An unexpected thing happened when I started reading – tears started pouring down my face. I wasn’t prepared for that. When I choose these books, I don’t really look through them, I just trust that it’s the one I need to read and buy it. This one was the same. No perusing its pages first, just grab and go. I was shocked to feel the emotional connection I have with Chris’s experiences and how he expressed them and how much hope he has given me that even helping ONE person is enough.
I have always had a soft spot in my heat for the homeless. I don’t know the whole reason, but I do know where some of the influence came from. My dad had a nephew that was homeless. He could have lived with his mom, but he chose not to. He came around our house for a few days every year and my dad would bring him in, wash him up, feed him, provide some clean clothes, and he would be gone again. I remember thinking about how bad he smelled, but he seemed like an okay guy. I don’t remember being afraid of him, just uncertain about why anyone would choose to live like that.
The other influence may have been my mom. We had a strained relationship, to say the least. I would go two or three years without any communication. She was single, isolated by her own choosing, and had constant money issues from hoarding tendencies. I was always worried about her being homeless and, I would often think when I saw a homeless woman, “what if that was my mom?” I would sure want someone to help her.
The third influence, which put me way over the edge of having a tender spot, was getting sick and falling into the mentally ill category of bipolar disorder. None of the specialists can tell me what happened, but four years ago, I suddenly had a brain injury that turned my life upside down. As I was getting well, when I would see someone living on the street, I would wonder if they were having the same challenges I was, but they were left untreated and to fend for themselves. I am grateful, so grateful, that I am in a situation with love and support, funds to pay for doctors and medications, and not needing to support myself. If those things suddenly disappeared, I would be the one on the street, in full-blown mania or depression. I would be the one begging in the street for clean socks or a toothbrush or just a bottle of water.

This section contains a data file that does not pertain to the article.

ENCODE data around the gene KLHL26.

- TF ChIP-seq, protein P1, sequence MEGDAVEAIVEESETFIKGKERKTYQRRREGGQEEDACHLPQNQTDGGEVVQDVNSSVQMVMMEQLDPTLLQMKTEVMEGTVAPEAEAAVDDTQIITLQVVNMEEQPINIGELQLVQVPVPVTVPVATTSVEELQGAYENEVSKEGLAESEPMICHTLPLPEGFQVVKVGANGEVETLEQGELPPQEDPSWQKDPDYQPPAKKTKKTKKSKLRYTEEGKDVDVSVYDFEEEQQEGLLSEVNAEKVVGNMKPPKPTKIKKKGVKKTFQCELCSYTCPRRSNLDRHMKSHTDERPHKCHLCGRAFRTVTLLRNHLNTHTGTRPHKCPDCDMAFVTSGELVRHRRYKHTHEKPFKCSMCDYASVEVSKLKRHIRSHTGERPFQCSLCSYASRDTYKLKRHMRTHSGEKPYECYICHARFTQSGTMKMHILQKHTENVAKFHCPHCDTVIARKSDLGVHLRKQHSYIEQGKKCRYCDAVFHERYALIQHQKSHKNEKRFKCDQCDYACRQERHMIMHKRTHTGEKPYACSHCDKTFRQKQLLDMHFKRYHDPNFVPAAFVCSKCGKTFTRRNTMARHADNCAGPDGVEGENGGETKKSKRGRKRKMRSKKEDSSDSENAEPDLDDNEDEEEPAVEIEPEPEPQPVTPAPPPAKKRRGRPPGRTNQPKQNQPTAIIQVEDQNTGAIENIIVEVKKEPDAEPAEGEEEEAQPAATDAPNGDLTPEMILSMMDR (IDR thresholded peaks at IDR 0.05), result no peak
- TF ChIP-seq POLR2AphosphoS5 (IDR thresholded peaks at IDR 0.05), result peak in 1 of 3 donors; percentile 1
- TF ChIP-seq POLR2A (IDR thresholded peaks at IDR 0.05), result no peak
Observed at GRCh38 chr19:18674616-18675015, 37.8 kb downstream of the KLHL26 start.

Now, I know many people think that those on the street choose that life because of their own poor choices. They may have a drinking problem, but let me tell you, if I lived on the street, I might spend every penny for alcohol to numb the pain of fear, loneliness, and jealousy of all the people driving by in fancy cars, taking their family out to dinner at a fast food restaurant and not thinking a single thing about me and the help I might need. Just thinking about that makes me want to pick up a drink and I don’t even drink. What a frightening thought! And the tears flow.
I am given so much hope, in just the introduction and first chapter of Doing Good is Simple, that I feel compelled to do something – anything – right here, in my little corner of the world to help those who need it and I’m going to start today. I know that there is a care center not too far away that assists local homeless youth, with quite a few who attend my daughter’s high school. Surely, there are erasers to buy or bottles of water or a t-shirt that is needed. Or maybe some socks.
I know I keep bringing up the socks, but I had my own experience with a homeless young man who was sitting outside of a local convenience store. He wasn’t doing anything or asking for anything, just sitting there in all of his dirty, ripped up clothes. It stopped me in my tracks. I bought a banana and a bottle of water for him and asked if there was one thing he would like, what would it be. His answer? Socks. I looked down and he had none. His shoes were battered and worn and his feet must have looked the same. I told him to sit right there and I would be right back. I spent $5 on socks and returned. He was shocked, but took those socks, moved away from me a bit, and broke open that bag of socks like it was Christmas. And the tears flowed.
Just one small thing. Chris is right – one small thing can help. It might not overhaul a life, but just stopping to talk with that young man to get those socks for him changed his day and probably helped him know that someone cares. I hope I get to meet him in heaven and to find out what happened to him to get there and what happened after I saw him. I didn’t ever see him again and I looked for quite a few days.
Chris quotes the Bible a lot, which is wonderful. In the Book of Mormon, (chapter five, if you are keeping track), Lehi prophecies about the Bible. Nephi talks about these prophecies in verses 18 and 19, “That these plates of brass should go forth unto all nations, kindreds, tongues, and people who were of his seed. Wherefore, he said that these plates of brass should never perish; neither should they be dimmed any more by time.” It’s true, they never have, and while much evil has been done from twisting God’s words and laws, so much good has come about from them. So much love and service and compassion. So much help and prayer and tears from those who feel the words of God speak directly to their hearts, just like Chris. I am eager to read more of his words and to do something good, something small and simple, today.